Steven Sinofsky has posted on the Building Windows 8 blog, making it clear that this feature is coming to the Windows 8 client as well as to Windows Server 8.
I took a hands-on look at Storage Spaces back in October.
The feature lets you add and remove physical drives from a pool of storage, create virtual disks in that pool with RAID-like resiliency if you have more than one physical drive available. There is also “thin provisioning”, which lets you create a virtual disk bigger than the available space. It sounds daft at first, but makes sense if you think of it as a resource to which you add media as needed rather than paying for it all up-front. It
The server version includes data deduplication so that similar or identical files occupy less physical space. Another feature which is long overdue is the ability to allocate space to a virtual folder rather than to a drive letter.
I do not know if all these features will come to the Windows 8 client version, but as data deduplication is not mentioned in Sinofsky’s post, and the dialog he shows does not include a folder option, it may well be that these are server-only. This is the new Windows 8 dialog:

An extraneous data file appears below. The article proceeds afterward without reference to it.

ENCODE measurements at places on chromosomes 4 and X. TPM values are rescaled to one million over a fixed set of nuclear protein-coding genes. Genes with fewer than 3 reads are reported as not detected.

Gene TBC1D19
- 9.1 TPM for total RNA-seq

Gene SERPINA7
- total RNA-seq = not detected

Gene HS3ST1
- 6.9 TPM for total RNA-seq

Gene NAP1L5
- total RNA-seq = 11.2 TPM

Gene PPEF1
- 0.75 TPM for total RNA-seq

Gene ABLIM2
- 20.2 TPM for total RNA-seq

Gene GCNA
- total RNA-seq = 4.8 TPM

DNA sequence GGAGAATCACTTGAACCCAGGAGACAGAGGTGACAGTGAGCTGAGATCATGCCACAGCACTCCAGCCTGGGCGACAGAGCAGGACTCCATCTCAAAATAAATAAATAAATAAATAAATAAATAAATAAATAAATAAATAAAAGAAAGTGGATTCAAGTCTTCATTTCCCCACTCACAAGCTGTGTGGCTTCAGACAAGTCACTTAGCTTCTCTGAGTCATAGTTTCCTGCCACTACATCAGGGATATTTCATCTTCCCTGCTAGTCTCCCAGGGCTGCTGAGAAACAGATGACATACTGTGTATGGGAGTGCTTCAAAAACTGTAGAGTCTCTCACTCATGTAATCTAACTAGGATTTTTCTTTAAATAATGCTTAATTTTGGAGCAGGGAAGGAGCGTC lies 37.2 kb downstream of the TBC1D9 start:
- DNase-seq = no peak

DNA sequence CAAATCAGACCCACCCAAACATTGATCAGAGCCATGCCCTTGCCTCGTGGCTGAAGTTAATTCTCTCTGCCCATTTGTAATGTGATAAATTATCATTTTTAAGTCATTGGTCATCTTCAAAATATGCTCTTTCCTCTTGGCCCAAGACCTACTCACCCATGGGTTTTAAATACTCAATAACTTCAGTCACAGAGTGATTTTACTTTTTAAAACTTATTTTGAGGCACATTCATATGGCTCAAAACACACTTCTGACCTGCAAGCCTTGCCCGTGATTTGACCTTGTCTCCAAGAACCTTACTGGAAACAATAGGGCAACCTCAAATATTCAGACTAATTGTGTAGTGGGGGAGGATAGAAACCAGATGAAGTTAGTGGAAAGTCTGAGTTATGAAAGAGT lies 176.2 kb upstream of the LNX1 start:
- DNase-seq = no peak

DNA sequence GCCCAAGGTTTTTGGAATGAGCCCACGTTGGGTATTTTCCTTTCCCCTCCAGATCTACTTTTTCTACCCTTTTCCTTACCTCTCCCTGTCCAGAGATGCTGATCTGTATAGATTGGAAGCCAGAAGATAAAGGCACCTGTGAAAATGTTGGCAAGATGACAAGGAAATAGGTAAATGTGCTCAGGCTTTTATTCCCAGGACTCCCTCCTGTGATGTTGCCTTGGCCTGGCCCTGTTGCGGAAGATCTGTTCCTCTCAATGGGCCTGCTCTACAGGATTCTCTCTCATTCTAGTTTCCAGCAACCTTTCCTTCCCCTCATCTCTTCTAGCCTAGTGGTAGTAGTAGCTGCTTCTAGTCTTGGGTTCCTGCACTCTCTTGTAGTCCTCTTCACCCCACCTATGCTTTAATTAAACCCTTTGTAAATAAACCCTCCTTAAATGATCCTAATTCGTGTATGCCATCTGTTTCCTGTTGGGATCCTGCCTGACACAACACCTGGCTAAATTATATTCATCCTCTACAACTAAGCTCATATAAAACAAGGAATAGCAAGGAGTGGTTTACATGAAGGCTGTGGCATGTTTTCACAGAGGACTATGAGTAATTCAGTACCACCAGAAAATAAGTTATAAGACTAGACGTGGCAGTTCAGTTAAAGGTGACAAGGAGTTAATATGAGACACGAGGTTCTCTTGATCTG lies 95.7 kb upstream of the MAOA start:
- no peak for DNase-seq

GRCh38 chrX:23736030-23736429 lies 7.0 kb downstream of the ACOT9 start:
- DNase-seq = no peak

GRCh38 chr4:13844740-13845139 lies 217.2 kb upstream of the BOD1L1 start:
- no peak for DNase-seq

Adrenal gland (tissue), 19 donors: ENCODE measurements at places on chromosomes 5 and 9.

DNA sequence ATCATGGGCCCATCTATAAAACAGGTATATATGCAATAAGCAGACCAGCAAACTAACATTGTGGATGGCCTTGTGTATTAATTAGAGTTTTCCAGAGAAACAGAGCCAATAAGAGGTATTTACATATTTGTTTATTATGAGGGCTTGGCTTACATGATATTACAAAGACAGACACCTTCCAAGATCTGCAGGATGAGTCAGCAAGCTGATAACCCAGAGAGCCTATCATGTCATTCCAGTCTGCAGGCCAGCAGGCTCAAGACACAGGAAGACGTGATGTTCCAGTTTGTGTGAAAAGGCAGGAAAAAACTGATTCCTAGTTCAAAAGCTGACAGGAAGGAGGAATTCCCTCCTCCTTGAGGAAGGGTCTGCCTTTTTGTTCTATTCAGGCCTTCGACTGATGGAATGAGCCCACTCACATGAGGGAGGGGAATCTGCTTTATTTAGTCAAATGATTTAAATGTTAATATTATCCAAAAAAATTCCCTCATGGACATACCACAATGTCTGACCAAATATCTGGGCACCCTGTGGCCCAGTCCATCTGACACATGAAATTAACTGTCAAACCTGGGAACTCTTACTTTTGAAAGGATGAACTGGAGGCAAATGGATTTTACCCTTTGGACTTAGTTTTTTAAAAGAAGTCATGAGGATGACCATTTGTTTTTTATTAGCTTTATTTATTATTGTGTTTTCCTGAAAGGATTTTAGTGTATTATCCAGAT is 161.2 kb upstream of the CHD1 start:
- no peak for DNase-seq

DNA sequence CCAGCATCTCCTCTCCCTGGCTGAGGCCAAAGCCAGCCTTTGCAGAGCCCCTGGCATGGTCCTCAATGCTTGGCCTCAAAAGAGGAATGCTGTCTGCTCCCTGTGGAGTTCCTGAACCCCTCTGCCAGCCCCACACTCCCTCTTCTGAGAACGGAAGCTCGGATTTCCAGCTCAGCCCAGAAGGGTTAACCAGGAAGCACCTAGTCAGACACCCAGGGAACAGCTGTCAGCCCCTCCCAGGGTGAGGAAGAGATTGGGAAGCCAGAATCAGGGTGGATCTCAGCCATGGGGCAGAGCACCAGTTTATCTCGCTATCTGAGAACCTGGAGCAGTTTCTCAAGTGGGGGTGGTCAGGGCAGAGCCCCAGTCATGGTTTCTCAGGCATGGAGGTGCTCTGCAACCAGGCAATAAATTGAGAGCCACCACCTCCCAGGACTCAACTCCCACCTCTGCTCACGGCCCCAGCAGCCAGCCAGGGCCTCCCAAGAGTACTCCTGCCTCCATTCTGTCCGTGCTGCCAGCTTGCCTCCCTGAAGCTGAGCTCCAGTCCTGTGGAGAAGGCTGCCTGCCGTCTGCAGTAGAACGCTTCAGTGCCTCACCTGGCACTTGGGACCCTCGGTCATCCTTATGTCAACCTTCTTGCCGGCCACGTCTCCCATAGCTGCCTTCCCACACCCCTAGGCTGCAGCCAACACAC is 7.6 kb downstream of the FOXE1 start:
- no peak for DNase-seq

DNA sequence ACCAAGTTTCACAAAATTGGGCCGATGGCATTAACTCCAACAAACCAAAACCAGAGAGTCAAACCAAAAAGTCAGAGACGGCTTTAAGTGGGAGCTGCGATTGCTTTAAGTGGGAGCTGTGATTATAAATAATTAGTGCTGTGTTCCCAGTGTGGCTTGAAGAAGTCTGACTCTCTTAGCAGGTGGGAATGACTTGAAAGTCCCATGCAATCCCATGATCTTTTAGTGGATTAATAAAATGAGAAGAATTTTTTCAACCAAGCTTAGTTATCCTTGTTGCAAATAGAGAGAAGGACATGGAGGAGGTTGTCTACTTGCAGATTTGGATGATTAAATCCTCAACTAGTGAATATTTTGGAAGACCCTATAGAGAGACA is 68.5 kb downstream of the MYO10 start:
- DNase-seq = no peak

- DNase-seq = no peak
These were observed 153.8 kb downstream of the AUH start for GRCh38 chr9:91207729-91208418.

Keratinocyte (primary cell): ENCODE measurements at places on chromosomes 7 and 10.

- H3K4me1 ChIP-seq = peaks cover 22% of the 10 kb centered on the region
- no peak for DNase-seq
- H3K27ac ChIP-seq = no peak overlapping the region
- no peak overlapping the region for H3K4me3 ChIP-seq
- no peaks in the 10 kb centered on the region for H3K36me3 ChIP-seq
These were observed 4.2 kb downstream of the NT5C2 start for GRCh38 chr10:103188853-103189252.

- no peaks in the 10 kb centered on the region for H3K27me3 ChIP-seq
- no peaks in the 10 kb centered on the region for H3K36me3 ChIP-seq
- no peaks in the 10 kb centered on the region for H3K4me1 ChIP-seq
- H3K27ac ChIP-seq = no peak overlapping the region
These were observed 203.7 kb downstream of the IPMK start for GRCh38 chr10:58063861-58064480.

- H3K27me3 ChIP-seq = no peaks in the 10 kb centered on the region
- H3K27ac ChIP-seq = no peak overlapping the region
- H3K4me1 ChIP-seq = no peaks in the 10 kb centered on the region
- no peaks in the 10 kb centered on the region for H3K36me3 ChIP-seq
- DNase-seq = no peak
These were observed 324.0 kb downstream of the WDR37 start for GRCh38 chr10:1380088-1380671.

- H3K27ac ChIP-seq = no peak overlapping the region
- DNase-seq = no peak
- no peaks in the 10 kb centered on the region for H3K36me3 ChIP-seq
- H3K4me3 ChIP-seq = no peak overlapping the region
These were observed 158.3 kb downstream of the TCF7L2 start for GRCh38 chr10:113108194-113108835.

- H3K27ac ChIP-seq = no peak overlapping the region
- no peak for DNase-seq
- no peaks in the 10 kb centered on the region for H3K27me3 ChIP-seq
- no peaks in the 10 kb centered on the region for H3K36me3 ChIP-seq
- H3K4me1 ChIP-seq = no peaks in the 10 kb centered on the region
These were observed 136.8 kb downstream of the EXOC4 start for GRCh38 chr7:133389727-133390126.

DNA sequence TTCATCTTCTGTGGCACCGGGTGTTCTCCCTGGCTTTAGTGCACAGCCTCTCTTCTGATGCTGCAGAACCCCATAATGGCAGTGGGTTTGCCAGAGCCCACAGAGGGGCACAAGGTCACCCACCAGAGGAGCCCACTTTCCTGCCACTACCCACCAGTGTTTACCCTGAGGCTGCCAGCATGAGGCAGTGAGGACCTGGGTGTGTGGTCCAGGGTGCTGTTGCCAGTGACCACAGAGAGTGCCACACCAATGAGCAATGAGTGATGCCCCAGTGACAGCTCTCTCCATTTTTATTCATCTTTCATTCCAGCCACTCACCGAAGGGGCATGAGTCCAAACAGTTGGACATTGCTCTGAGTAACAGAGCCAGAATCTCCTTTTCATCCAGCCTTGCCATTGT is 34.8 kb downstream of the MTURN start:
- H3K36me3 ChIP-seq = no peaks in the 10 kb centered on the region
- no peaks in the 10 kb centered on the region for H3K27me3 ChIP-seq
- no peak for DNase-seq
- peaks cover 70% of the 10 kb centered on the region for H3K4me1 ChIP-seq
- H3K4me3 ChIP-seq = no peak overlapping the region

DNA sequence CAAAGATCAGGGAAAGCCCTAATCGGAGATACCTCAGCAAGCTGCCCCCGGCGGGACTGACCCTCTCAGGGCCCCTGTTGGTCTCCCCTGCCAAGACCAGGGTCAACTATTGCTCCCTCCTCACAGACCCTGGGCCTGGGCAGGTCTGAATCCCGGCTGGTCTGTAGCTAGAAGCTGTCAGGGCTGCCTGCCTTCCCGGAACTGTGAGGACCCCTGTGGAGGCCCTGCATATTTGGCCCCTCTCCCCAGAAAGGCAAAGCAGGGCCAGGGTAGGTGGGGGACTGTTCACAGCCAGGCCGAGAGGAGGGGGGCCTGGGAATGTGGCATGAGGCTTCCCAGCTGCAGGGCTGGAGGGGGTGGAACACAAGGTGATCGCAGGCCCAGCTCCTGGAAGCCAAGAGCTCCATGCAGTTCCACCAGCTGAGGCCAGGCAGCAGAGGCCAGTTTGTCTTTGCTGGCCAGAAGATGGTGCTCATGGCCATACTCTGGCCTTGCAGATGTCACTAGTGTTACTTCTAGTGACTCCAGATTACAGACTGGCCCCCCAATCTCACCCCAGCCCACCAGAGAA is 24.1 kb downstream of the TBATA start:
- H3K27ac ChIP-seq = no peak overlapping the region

Storage Spaces occupies a kind of middle ground in that enterprises will typically have more grown-up storage systems such as a Fibre Channel or iSCSI SAN (Storage Area Network). At the other end of the scale, individual business users do not want to bother with multiple drives at all. Nevertheless, for individuals with projects like storing large amounts of video, or small businesses looking for good value but reliable storage based on cheap SATA drives, Storage Spaces look like a great feature.
Most computer professionals will recall seeing users struggling with space issues on their laptop, not realising that the vendor (Toshiba was one example) had partitioned the drive and that they had a capacious D drive that was completely empty. It really is time that Microsoft figured out how to make storage management seamless and transparent for the user, and this seems to me a big step in that direction.
- Hands On with Storage Spaces in Windows Server 8
- Native code client coming for CardSpace as .NET runtime too demanding
- Hands on: SQL Server 2014 with data files in Azure Blob Storage
- Microsoft re-imagining client computer management for Windows 8
- What’s in Windows 8 client for desktop users who do not need Metro?